Ginger Fried Rice

Chinese new mothers are required to eat a lot of ginger to keep the body warm and to keep off the evil cold wind. This could be on top of the list for all the superstitious (some proven, some not so much) guidance for those who just gave birth. Mother said that the amount that is considered sufficient is somewhere around 15 – 40 kg of ginger for the first 30 days of giving birth. Basically everything consumed within those days have ginger in them. Rice, soup, stews, stir-fries, drinks, sweets.

My grandmother used to prepare this fried rice generously scented with ginger and sesame oil for my mother. I have never known this before. Asian grandmothers are precious, aren’t they? ┬áBoth my grandmothers passed when I was in high school. How I wish they were still here nagging me about the way I cook. That would be a bit irritating, but I would be able to learn so much.

Grandmother cooked this with sesame oil and without any garlic. The beaten eggs are poured on the rice, instead of scrambled before adding the rice. This makes the rice super sticky and you would need a very hot and big wok to be able to cook this nicely.


First ingredient, ginger. Peel some ginger and grate them finely. Keep all the juice.

Then eggs. Lightly beaten some eggs.

Sesame oil. For some reasons, we love this brand, from Penang, Malaysia, I believe.

Heat up the wok over medium heat and stir fry grated ginger without any oil till the ginger dries up and releases the fragrant, gingerly, smell.

Add sesame oil into the wok.

When properly heated, sesame oil usually bubbles up. Keep on stirring. Lower heat slightly if you feel you can’t work on the wok fast enough to prevent burning the ginger.

Add rice and mix everything well.

When the rice is mixed well with the ginger, it is time to add the egg.

Pour beaten egg on top of the rice. Cook till the rice is dried and the egg is evenly distributed. Increase the heat to high at this point.

Season with soy sauce and salt. Stir fry till the grains of rice fluff up and not stick together.

Serve warm with sesame chicken or any other dish.


Ginger Fried Rice

Makes 4 servings


800 g rice, cooked and cold
150 g ginger, grated
3 eggs, lightly beaten
1/2 cup sesame oil
1/2 tsp salt
2 tbsp soy sauce


Heat wok over medium heat and stir-fry grated ginger for a couple of minutes, till it dries and fragrant.
Add sesame oil to the wok and continue frying. Cook until the sesame oil rehydrates the grated ginger well, about 3 minutes.
Toss in cold rice. Mix well with the ginger. Break up any lumps with the spatula.
Increase the heat to high and pour beaten egg on top of rice. Work with spatula to evenly distribute the eggs.
Season with salt and soy sauce. Stir fry for another 3 minutes.
When the rice fluff up and not stick together, it is done.
Serve warm with other main dishes.

Related Links and Recipes

Ginger Fried Rice Seasaltwithfood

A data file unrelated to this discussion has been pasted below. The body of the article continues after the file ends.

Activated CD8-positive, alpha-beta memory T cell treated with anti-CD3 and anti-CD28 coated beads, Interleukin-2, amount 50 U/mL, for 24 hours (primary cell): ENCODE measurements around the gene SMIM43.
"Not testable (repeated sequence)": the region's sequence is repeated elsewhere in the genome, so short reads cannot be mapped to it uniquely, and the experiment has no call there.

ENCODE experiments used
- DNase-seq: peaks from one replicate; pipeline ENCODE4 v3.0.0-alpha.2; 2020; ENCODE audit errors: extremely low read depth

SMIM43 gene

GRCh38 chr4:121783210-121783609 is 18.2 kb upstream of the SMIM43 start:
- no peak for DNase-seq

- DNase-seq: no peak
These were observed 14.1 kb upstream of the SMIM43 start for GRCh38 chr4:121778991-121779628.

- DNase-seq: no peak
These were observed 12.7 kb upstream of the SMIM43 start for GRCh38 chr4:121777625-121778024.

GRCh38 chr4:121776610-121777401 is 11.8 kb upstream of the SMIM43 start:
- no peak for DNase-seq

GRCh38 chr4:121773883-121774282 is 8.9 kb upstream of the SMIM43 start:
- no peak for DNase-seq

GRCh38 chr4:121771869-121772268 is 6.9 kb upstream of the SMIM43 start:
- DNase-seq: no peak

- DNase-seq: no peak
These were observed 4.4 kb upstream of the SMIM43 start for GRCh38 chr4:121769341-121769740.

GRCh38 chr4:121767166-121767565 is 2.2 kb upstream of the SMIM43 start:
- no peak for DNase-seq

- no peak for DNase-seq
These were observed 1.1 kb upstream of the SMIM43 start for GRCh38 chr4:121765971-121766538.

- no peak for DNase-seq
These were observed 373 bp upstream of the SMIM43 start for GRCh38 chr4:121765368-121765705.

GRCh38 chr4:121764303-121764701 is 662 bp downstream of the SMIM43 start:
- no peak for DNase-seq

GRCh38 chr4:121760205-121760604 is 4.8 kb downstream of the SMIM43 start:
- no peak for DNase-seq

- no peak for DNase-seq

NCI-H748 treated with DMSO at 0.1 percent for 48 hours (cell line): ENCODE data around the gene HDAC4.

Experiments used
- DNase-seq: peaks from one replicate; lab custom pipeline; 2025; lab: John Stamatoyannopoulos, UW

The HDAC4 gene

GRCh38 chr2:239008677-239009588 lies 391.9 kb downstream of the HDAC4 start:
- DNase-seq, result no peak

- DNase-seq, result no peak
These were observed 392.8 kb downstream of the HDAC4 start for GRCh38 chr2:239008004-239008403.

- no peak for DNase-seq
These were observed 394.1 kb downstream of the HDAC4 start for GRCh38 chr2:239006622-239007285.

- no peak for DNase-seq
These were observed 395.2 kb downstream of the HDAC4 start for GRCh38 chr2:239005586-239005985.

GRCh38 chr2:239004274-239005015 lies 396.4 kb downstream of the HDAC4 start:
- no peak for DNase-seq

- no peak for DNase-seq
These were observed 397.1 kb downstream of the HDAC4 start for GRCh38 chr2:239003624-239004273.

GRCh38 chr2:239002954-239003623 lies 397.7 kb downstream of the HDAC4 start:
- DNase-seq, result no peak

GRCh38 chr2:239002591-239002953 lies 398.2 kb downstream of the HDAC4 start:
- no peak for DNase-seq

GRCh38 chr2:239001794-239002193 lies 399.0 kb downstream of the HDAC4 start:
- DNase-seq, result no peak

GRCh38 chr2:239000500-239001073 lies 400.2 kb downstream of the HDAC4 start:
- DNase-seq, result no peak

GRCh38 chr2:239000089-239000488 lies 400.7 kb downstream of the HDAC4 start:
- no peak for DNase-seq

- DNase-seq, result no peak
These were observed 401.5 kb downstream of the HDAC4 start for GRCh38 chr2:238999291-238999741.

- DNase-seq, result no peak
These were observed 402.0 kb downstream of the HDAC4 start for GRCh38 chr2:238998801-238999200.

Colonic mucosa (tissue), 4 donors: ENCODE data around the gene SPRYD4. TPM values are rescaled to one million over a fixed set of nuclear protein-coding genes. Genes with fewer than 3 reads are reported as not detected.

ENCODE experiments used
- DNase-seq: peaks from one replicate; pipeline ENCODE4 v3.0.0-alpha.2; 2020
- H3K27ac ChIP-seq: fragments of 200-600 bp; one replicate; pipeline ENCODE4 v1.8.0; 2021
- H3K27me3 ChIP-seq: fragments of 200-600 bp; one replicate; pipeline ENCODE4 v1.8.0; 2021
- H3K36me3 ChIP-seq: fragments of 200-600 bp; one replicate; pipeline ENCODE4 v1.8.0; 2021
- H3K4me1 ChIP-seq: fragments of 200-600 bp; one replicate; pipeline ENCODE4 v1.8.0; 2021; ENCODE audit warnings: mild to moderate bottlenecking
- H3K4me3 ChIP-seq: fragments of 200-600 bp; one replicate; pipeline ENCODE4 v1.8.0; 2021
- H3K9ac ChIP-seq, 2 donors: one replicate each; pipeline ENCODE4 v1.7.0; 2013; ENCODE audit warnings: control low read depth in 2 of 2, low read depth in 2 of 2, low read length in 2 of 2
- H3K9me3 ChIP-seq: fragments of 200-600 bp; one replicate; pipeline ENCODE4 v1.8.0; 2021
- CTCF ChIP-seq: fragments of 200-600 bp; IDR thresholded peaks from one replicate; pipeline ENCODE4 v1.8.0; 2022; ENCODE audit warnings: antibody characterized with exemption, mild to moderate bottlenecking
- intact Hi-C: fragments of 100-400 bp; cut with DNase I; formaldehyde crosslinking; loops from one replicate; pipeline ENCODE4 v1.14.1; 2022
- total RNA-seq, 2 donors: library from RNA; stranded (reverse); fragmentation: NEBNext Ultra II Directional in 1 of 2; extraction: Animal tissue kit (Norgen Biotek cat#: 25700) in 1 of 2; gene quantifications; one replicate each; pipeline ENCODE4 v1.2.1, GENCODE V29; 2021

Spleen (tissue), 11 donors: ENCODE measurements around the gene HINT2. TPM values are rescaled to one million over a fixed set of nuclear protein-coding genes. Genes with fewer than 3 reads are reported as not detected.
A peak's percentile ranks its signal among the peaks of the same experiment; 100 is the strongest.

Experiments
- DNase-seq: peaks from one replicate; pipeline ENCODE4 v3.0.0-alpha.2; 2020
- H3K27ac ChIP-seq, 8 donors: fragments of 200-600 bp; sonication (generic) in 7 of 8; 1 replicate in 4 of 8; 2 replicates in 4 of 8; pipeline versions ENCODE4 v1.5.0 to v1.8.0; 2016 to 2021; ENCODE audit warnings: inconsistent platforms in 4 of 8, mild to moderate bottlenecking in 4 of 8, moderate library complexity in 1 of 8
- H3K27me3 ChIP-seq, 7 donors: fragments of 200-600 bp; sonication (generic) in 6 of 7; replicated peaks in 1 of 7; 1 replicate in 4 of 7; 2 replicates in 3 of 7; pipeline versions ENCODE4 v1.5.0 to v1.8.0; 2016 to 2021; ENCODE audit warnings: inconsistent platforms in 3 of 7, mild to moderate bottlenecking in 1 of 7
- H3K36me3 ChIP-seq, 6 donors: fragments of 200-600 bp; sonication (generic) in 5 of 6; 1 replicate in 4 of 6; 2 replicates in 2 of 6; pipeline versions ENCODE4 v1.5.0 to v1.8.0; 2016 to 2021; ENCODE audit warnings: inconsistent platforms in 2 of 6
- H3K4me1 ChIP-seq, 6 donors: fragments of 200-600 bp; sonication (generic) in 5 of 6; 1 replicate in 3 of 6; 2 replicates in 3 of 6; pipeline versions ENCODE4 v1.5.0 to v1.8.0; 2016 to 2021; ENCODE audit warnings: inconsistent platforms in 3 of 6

Ginger Fried Rice Smitten Kitchen

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10 Responses to “Ginger Fried Rice”

  1. 1

    Ju — February 18, 2011 @ 9:21 am

    Jun, I can SMELL the aroma from here! You know, the best thing about giving birth (apart from having a new baby in your arms) is the confinement food. YUMS! I looked forward to all the gingery, sesame dishes everyday … so good, so good! I read in some books that this fried rice dish is traditionally the very first dish served to a new mother. ^.^

  2. 2

    Xiaolu @ 6 Bittersweets — February 18, 2011 @ 9:29 am

    So simple and delicious! This looks like a fantastic way to use up leftover rice :) .

  3. 3

    tigerfish — February 18, 2011 @ 9:07 pm

    Love that it has lots of ginger. Even if not as confinement good, should be good when eaten during winter.

  4. 4

    Min {Honest Vanilla} — February 19, 2011 @ 1:25 am

    Totally in love with the simplicity of this dish! Exactly like what Ju said, I can so “smell” it here in Singapore! :)

  5. 5

    Ian @ All Things Ginger — February 19, 2011 @ 4:26 am

    I wish English cookery used more ginger! I am assuming that you are using Indonesian ginger. Is this similar to Chinese ginger as that is all we get in the UK.

    • Jun replied: — March 8th, 2011 @ 8:48 am

      Hi Ian, I think they are the same type of ginger, although here we also have “young” ginger, with pinkish skin and normally used for pickling.

  6. 6

    Sherly — February 19, 2011 @ 11:22 pm

    I was looking for gado gado Vietnam recipe and come stumble across your blog. I really like your blog, the pictures, the layout….everything….keep up the good work. O yah…I’m from Medan too

  7. 7

    Joyti — February 24, 2011 @ 12:18 pm

    How delicious – especially to me – ’cause I personally LOVE fried rice and ginger. And your photography is just so lovely…

  8. 8

    minneville — February 24, 2011 @ 8:26 pm

    I was just thinking to make this one not long ago! I was glad that I stumbled upon your blog. Your pictures are awesome!

  9. 9

    Laurel — March 4, 2011 @ 9:10 am

    Oh how I love fried rice! Great looking recipe! We’re featuring side dishes this week at the M&T Spotlight and I’d love for you to submit this.

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